Expressway to oblivion

It is almost bizarre how quickly over Rs 12 billion worth of work has worn out so completely and begun falling to pieces. This being Pakistan, however, few bother to pay attention to the dangerous and blatant shortcomings of corrupt contractors repeatedly getting away with seriously sub-standard work. This is now the case with the much acclaimed Murree Expressway which is becoming increasingly dangerous, and for once, the cause of all this mortal risk does not lie entirely with the lorry drivers.
Construction of the Islamabad – Murree Expressway which is eventually supposed to reach all the way to Muzaffarabad in Azad, Jammu and Kashmir, began with much fanfare back in September 1999 and was completed in May 2008 while in regular use by local residents since at least 2007. It did not officially open until the then Prime Minister, Syed Yousaf Raza Gillani, got around to performing an expensive opening ceremony at the end of August 2011. Since then, it has (quite literally) gone downhill with some stretches subsiding to a shocking degree.
The Expressway has never, by any stretch of the imagination, offered travellers safe passage; fast perhaps, but never safe.
Its up and down carriageways, separated as they are by a low central crass-barrier, encourage speed and despite warning signs and strategically located cameras, drivers test them to the limit as much as they possibly can. They overlook the fact that the road is not spread out straight for more than a few hundred feet at a time and is comprised mainly of a series of curving loops, some of them materializing without adequate warning. When the road surface is wet, this can be, as some drivers have learnt to their physical cost, extremely lethal indeed. Badly maintained vehicles with worn out brakes and bald tires slide into their deaths when the brakes are slammed on suddenly without a clue about safely manoeuvring vehicles on slippery road surfaces. Adding to the danger, the road camber is often wrong and often throws vehicles in a direction other than the one intended.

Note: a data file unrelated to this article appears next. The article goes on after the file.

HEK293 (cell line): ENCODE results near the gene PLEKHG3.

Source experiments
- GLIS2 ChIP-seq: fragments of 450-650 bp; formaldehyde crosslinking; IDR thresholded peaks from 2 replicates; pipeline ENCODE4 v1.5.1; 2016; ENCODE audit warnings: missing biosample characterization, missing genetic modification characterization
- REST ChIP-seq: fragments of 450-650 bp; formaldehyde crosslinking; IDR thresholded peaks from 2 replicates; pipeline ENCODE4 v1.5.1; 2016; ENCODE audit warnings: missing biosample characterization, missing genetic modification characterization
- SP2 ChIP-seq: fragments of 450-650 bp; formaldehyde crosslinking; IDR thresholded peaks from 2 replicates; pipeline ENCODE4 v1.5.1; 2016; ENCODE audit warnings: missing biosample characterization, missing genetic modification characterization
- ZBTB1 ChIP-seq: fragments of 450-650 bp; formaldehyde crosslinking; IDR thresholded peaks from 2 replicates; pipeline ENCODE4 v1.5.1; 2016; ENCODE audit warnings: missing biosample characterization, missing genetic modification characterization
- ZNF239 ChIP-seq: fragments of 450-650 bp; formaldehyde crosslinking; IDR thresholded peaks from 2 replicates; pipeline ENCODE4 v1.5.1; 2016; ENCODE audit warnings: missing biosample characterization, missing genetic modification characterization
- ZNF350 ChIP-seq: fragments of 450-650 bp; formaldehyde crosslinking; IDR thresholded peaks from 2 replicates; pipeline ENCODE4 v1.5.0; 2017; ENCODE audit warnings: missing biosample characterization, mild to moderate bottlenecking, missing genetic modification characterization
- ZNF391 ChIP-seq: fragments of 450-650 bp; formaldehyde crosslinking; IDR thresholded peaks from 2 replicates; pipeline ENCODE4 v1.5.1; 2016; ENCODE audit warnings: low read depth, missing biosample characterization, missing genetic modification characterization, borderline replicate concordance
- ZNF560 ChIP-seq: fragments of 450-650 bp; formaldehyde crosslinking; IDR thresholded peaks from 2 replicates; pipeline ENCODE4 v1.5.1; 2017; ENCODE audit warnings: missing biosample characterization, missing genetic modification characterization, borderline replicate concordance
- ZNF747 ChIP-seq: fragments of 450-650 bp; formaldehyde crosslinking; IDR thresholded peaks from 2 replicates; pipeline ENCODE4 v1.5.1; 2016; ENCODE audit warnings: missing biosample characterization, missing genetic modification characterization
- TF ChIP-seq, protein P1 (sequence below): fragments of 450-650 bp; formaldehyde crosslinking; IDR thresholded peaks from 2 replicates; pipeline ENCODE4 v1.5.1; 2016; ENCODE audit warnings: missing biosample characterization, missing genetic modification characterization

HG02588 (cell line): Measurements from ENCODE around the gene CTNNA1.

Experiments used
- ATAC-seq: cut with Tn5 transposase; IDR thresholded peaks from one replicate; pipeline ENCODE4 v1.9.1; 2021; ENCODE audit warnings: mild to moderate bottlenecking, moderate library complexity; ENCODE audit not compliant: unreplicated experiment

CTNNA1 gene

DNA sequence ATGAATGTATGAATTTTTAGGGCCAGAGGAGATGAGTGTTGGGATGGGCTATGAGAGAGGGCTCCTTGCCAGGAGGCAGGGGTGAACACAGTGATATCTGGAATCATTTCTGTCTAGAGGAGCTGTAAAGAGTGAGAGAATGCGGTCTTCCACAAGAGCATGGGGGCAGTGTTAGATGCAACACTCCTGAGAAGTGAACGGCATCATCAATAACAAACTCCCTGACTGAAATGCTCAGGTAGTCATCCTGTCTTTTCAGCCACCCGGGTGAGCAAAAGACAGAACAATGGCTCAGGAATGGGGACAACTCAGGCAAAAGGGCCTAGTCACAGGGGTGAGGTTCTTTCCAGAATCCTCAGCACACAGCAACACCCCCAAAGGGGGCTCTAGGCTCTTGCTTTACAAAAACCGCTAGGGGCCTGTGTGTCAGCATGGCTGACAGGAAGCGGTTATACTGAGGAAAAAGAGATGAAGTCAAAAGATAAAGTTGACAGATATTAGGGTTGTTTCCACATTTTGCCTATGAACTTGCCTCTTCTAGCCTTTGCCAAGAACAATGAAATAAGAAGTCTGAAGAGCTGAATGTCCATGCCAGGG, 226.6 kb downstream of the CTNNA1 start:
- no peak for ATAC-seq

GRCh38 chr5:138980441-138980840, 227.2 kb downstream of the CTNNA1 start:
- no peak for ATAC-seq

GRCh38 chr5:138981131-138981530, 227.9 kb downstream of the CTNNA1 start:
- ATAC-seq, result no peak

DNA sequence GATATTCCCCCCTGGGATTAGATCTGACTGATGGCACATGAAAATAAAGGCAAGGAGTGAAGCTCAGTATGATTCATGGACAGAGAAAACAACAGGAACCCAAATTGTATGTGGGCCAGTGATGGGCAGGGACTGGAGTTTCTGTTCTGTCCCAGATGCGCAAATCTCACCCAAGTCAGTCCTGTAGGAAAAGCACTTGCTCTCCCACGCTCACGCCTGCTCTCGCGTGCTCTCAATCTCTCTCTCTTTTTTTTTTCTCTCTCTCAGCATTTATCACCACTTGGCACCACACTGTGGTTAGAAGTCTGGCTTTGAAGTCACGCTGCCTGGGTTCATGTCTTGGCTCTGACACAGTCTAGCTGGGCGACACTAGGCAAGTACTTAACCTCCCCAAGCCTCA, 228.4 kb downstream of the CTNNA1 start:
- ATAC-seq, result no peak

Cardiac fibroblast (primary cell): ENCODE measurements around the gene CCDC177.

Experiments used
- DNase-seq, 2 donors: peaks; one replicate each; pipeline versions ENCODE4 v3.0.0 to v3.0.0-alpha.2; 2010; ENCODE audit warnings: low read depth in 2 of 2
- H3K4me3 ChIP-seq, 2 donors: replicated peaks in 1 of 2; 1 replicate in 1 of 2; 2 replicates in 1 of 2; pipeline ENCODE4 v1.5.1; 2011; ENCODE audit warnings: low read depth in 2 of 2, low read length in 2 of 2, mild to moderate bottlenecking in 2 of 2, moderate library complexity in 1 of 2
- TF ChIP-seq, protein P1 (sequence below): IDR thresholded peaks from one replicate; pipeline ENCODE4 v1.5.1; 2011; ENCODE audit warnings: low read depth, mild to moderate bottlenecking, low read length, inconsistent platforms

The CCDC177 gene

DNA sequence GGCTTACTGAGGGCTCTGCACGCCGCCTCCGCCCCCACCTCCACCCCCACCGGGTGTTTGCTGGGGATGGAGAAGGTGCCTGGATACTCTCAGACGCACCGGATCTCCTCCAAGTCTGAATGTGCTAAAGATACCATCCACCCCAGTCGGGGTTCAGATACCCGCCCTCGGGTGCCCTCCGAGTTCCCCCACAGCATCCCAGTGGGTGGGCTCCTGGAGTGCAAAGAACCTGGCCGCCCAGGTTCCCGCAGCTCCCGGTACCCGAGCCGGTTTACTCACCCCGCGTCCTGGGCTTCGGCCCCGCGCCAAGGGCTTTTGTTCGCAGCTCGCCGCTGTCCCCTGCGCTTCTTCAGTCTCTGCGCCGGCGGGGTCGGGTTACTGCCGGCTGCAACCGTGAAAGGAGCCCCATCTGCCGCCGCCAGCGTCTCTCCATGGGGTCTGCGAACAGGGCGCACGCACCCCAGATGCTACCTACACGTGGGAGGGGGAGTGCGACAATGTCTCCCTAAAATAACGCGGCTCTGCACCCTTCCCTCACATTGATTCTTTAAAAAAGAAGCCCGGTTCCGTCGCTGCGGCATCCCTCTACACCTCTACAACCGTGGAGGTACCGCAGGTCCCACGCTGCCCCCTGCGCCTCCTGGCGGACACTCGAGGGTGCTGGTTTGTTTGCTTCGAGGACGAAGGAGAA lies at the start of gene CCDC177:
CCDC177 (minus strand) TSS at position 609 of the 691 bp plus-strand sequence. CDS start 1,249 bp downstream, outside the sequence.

During rainy spells, which will resume with full force with the summer monsoon, the Murree expressway is a death trap: Added to slippery roads, wrong cambers and increasing stretches of subsidence, rock falls and mud slides are common. These are a result of massive environmental destruction and destabilization caused by huge bouts of blasting through previously narrow mountain valleys and the loss of trees that once helped to hold steep mountainsides in place. Since the expressway was constructed, there have been a frightening number of slides which leave the road surfaces littered with stones, boulders and mud as well as huge pools of water collecting on the carriageways.
The visibly bad maintenance since the completion of the expressway has caused other, assorted complications. Retaining walls that are supposed to prevent landslides (and do not allow for the fact that when a mountain decides to move, nothing is going to stop it), are cracked in places, leaning at odd angles, with boulders bursting out of badly constructed ‘cages.’ Entire chunks of concrete safety barriers festoon alongside, making the lot of it resemble an obstacle course, not an expressway.
Further aggravating the expressway fiasco is the rapid expansion of an incredible amount of roadside construction which, according to ‘original’ plans, wasn’t supposed to be there in the first place. The majority of this illegal construction is, of course, a motley collection of disreputable looking restaurants, some of them with children’s play areas attached, from which all manner of vehicles enter and exit directly from and to high-speed carriageways. If this wasn’t dangerous enough, roadside spots where local people have stuck pipes into hill streams to fill radiators, hose down engines and wash cars are parked on hard-shoulders, impeding traffic for the duration.
There are monstrous hoardings impeding a beautiful view; motorbikes sneaking through gaps in the central divider, people wandering across the road instead of using overhead footbridges, camels, buffaloes, goats, dogs and, come nightfall, wild pigs wander the road adding to the danger.
The often smart, (but not always efficient), Highway Police, do admittedly try their level best in adverse circumstances but many drivers, (or drivers who may not posses either licenses or up to date vehicle documentation), do not always follow police instructions to pull over for checking. If the police are already busy or perhaps short staffed, they slam the accelerator to the floor and speed off, faster than ever, towards well deserved oblivion where, if all is fair and equal, the corrupt contractors, inefficient engineers and lawless land grabbers will be waiting to meet them.

The writer has authored two books titled The Gun Tree:  One Woman’s War, The Parwan Wind - Dust Motes and lives  in Pakistan.

The writer is author of The Gun Tree: One Woman’s War (Oxford University Press, 2001) and lives in Bhurban.

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